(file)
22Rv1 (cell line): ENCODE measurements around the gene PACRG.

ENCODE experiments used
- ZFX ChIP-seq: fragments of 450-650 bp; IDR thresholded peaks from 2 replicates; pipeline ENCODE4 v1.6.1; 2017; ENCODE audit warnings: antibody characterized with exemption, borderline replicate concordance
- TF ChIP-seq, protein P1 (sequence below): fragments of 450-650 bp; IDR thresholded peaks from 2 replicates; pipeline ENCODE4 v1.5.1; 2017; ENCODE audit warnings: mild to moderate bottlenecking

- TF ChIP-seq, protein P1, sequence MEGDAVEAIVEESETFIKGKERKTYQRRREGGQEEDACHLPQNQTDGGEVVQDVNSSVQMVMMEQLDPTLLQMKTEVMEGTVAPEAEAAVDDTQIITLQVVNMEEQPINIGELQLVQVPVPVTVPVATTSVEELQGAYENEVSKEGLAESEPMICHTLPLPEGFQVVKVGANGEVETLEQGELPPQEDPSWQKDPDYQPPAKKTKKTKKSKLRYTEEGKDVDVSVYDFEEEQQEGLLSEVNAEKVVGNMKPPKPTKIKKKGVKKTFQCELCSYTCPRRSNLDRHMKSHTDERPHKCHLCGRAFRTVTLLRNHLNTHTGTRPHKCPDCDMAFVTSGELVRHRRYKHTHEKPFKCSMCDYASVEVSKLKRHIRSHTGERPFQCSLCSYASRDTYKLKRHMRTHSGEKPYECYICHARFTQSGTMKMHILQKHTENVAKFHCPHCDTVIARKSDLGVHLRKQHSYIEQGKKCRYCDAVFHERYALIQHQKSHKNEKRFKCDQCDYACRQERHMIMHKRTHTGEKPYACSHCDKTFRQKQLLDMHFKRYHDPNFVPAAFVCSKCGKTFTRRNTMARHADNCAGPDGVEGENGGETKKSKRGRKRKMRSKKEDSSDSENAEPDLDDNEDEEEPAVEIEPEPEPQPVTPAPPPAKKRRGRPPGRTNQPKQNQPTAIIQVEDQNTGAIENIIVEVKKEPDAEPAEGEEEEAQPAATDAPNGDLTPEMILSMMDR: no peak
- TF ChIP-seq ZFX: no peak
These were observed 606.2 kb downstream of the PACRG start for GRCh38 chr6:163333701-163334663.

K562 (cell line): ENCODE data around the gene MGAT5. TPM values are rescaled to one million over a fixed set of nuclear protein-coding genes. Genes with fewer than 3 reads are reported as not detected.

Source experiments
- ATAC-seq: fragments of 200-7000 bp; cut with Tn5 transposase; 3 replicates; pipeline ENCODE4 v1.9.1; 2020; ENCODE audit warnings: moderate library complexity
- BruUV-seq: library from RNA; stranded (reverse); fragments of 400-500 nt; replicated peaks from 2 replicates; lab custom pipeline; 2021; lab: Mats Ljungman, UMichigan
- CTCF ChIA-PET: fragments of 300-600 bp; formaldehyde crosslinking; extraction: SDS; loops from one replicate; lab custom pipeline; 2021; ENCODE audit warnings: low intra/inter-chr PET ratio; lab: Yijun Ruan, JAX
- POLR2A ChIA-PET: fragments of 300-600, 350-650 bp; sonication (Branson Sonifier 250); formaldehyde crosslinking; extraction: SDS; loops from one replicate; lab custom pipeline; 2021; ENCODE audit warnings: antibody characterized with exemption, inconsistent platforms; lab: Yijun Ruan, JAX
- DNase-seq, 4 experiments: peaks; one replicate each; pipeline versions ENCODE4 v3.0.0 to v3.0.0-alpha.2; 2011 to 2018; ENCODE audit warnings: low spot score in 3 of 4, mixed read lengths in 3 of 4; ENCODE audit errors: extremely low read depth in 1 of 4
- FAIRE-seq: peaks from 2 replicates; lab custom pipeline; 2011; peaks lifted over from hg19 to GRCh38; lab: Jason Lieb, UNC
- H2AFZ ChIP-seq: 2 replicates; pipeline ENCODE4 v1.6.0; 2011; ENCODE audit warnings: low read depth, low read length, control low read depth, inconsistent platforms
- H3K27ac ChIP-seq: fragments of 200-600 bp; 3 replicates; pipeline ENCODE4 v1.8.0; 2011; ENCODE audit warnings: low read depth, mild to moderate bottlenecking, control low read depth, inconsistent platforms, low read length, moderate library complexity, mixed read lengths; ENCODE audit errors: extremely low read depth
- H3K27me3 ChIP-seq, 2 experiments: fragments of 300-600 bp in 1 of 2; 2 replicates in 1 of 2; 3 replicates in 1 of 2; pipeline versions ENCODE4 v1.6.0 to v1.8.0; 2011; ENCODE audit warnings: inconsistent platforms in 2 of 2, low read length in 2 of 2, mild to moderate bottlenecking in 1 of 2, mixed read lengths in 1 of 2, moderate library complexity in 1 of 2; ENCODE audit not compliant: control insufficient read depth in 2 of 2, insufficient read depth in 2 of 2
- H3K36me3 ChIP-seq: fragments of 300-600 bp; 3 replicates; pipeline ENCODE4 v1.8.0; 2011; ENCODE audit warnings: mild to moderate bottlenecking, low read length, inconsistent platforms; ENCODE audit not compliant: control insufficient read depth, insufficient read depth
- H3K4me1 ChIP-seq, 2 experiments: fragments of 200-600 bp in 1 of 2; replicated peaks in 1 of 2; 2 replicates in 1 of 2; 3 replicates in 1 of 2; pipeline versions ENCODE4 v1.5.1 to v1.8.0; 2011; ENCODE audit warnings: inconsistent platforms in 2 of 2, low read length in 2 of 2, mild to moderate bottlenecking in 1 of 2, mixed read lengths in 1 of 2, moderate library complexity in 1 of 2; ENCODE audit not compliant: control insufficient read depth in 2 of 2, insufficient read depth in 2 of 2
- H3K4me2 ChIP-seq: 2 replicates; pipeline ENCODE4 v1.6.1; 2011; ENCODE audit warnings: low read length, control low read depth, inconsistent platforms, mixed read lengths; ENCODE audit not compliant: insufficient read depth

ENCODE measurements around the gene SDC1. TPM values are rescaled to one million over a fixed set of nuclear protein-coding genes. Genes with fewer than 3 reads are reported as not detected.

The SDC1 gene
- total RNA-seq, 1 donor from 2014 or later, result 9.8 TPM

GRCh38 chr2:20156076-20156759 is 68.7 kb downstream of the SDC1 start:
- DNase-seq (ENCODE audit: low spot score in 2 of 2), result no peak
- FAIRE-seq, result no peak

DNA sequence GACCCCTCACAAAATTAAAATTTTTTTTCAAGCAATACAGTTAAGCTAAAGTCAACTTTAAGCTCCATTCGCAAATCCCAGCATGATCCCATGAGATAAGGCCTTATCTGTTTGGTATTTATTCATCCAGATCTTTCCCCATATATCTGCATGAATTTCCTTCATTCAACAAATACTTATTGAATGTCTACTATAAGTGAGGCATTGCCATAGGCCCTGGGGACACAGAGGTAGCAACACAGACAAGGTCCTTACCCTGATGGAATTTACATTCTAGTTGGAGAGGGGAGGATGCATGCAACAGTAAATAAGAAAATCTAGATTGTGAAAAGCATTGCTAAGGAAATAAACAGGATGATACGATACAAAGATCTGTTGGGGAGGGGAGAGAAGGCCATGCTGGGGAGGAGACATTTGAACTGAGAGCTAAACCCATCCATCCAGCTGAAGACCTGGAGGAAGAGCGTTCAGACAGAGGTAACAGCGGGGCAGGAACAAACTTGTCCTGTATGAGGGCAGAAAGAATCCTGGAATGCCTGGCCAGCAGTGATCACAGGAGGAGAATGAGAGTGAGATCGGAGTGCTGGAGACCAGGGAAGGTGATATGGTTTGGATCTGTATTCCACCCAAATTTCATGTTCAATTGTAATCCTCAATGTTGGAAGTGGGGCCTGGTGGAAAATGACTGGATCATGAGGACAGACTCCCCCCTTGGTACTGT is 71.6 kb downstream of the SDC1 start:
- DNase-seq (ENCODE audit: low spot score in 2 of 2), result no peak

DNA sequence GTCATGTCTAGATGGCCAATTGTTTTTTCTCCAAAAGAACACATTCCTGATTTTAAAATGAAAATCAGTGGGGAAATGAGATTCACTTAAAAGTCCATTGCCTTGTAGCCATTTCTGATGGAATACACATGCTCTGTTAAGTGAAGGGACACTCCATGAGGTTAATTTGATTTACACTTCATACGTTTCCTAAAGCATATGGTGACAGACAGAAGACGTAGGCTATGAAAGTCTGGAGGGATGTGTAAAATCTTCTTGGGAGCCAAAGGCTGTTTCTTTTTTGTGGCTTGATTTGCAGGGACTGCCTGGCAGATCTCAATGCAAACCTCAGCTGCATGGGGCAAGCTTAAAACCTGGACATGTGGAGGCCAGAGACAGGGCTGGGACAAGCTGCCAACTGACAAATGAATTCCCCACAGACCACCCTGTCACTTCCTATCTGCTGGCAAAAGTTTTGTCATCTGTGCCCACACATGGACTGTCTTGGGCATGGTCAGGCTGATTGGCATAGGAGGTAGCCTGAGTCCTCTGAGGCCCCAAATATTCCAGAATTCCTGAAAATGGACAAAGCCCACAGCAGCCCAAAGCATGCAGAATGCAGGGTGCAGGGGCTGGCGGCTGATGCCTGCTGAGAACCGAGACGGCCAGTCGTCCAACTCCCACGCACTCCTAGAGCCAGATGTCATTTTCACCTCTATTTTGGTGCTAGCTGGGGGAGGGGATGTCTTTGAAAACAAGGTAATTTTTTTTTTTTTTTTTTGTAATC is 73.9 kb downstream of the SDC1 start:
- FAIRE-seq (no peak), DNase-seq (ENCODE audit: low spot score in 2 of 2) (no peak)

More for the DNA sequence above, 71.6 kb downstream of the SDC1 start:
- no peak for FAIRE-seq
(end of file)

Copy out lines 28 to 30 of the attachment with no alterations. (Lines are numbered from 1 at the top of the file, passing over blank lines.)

DNA sequence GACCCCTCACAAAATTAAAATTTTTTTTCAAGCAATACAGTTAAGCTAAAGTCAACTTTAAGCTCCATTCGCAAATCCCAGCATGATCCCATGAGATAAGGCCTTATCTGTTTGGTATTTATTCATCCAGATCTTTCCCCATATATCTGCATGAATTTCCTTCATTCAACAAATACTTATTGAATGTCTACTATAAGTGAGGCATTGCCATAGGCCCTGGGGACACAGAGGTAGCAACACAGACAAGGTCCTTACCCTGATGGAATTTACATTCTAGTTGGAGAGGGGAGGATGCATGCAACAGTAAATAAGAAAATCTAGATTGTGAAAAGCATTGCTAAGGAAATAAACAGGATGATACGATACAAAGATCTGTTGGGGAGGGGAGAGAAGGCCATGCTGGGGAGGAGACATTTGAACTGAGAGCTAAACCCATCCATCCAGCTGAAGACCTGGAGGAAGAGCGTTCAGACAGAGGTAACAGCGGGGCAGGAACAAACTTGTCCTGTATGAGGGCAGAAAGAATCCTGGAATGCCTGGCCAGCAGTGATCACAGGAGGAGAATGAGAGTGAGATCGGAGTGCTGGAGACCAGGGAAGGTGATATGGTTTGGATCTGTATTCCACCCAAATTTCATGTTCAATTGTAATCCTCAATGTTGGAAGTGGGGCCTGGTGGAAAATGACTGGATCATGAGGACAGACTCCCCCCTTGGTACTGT is 71.6 kb downstream of the SDC1 start:
- DNase-seq (ENCODE audit: low spot score in 2 of 2), result no peak

DNA sequence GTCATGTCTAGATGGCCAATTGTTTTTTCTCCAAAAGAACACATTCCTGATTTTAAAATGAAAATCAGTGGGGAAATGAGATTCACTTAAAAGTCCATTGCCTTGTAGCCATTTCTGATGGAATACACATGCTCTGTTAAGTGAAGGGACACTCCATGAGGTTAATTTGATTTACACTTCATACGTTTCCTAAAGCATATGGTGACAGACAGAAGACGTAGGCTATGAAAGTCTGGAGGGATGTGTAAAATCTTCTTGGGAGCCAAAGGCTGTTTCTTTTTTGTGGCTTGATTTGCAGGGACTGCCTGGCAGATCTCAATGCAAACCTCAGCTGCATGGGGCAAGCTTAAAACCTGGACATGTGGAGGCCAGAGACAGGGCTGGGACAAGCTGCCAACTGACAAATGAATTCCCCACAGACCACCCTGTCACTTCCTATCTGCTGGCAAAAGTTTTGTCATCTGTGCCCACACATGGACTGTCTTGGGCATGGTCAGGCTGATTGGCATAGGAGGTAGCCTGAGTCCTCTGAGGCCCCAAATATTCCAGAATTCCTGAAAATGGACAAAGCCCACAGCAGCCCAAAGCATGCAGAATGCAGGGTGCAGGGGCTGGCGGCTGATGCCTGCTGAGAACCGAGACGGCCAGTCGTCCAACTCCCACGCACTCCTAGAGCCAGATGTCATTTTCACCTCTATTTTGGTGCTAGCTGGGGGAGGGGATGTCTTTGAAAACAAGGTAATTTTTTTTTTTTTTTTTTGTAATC is 73.9 kb downstream of the SDC1 start: